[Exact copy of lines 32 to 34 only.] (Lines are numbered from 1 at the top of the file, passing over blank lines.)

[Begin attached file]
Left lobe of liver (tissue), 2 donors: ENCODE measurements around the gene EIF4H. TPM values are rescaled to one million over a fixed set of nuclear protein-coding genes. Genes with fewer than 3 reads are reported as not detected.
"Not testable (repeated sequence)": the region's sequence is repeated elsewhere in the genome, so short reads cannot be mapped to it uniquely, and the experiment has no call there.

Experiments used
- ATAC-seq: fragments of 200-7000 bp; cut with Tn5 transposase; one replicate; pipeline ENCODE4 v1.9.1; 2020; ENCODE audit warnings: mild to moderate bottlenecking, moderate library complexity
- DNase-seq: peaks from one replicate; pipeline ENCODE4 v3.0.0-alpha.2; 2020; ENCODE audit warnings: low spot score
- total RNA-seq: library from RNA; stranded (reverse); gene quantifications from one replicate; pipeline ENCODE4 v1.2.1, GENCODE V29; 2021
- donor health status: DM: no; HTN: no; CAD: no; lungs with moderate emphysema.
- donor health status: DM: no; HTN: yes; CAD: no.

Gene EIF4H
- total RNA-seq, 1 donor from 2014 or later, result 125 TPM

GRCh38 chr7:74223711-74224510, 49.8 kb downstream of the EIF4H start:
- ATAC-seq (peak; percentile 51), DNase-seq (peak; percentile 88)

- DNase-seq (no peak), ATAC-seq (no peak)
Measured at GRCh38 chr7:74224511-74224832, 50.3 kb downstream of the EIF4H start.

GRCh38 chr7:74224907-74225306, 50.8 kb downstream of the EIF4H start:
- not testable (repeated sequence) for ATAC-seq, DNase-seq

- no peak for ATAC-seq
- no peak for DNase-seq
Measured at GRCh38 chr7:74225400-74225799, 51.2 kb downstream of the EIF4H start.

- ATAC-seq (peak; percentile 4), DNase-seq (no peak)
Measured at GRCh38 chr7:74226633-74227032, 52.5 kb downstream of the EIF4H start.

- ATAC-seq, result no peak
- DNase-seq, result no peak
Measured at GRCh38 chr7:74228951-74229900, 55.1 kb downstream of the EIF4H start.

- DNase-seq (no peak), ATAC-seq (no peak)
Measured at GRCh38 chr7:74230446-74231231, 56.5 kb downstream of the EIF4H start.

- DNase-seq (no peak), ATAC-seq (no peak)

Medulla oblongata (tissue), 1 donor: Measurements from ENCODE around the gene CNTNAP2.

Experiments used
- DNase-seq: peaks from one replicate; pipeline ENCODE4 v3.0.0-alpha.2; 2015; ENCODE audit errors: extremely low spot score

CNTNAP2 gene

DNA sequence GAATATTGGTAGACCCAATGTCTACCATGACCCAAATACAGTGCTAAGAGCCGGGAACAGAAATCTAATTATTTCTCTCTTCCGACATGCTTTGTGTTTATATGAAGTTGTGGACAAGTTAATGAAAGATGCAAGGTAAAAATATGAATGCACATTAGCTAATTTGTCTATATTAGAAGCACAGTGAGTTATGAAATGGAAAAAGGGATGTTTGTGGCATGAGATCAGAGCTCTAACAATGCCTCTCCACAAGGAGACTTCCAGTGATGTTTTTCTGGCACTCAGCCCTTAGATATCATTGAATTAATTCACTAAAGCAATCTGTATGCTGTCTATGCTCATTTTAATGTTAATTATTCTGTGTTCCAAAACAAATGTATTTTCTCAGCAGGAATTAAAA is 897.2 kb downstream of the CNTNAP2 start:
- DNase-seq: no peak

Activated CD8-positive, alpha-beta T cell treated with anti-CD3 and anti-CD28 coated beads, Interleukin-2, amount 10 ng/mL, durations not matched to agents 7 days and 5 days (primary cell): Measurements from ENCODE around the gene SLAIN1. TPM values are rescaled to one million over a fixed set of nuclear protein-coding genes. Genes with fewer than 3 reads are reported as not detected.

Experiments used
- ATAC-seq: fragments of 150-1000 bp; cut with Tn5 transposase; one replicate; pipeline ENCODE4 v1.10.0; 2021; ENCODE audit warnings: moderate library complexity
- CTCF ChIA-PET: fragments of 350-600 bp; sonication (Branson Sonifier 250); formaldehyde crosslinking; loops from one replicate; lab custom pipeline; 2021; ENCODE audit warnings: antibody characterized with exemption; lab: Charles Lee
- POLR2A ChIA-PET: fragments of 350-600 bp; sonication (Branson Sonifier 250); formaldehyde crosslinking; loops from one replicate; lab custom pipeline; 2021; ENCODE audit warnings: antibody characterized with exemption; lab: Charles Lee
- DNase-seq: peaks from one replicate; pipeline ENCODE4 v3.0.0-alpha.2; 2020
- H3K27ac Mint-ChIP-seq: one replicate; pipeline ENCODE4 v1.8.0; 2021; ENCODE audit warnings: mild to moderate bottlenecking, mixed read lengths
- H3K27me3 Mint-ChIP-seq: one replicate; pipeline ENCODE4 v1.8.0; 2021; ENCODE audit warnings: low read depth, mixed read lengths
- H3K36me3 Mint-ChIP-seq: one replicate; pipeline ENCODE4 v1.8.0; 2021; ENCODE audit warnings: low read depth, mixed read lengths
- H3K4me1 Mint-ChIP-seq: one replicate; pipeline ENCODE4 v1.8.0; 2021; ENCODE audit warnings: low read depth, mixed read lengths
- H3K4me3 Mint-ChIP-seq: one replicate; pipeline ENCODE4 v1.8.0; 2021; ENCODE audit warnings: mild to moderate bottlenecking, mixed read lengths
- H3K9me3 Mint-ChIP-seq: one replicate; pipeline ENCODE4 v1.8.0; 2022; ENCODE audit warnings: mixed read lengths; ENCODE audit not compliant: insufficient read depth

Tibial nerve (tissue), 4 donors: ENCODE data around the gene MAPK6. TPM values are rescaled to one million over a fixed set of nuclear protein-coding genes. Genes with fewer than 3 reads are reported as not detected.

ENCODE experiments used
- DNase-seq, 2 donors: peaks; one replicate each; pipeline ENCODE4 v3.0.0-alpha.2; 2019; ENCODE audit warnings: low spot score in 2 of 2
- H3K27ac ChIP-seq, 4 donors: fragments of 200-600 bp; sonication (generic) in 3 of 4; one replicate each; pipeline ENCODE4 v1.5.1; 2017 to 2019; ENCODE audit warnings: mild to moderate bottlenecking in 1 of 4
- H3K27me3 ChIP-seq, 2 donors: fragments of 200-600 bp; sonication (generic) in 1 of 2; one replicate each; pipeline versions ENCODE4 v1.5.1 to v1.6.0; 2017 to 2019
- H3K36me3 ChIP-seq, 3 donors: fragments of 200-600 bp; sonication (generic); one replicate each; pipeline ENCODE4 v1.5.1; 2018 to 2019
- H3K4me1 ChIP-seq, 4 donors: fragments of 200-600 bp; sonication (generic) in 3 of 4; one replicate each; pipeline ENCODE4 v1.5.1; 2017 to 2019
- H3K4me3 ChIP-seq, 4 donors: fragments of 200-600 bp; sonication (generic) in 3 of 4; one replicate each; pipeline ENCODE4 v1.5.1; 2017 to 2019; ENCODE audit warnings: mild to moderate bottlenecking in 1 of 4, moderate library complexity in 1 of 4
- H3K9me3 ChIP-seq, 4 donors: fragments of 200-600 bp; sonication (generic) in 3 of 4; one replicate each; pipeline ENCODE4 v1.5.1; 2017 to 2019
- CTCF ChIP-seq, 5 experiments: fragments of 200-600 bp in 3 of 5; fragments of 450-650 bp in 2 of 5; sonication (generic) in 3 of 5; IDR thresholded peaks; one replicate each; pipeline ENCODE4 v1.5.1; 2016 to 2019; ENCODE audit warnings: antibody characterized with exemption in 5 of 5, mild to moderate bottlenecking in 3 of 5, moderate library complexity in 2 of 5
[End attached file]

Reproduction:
DNA sequence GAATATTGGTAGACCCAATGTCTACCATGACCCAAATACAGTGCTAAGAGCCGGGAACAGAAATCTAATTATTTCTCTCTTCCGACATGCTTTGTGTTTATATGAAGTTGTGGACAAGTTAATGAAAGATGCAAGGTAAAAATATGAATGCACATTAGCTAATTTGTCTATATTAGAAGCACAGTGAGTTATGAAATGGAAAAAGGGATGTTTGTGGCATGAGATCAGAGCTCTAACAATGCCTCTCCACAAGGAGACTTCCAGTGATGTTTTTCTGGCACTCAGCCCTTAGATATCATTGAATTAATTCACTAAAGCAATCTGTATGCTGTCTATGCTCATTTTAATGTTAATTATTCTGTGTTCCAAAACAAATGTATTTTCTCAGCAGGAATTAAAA is 897.2 kb downstream of the CNTNAP2 start:
- DNase-seq: no peak

Activated CD8-positive, alpha-beta T cell treated with anti-CD3 and anti-CD28 coated beads, Interleukin-2, amount 10 ng/mL, durations not matched to agents 7 days and 5 days (primary cell): Measurements from ENCODE around the gene SLAIN1. TPM values are rescaled to one million over a fixed set of nuclear protein-coding genes. Genes with fewer than 3 reads are reported as not detected.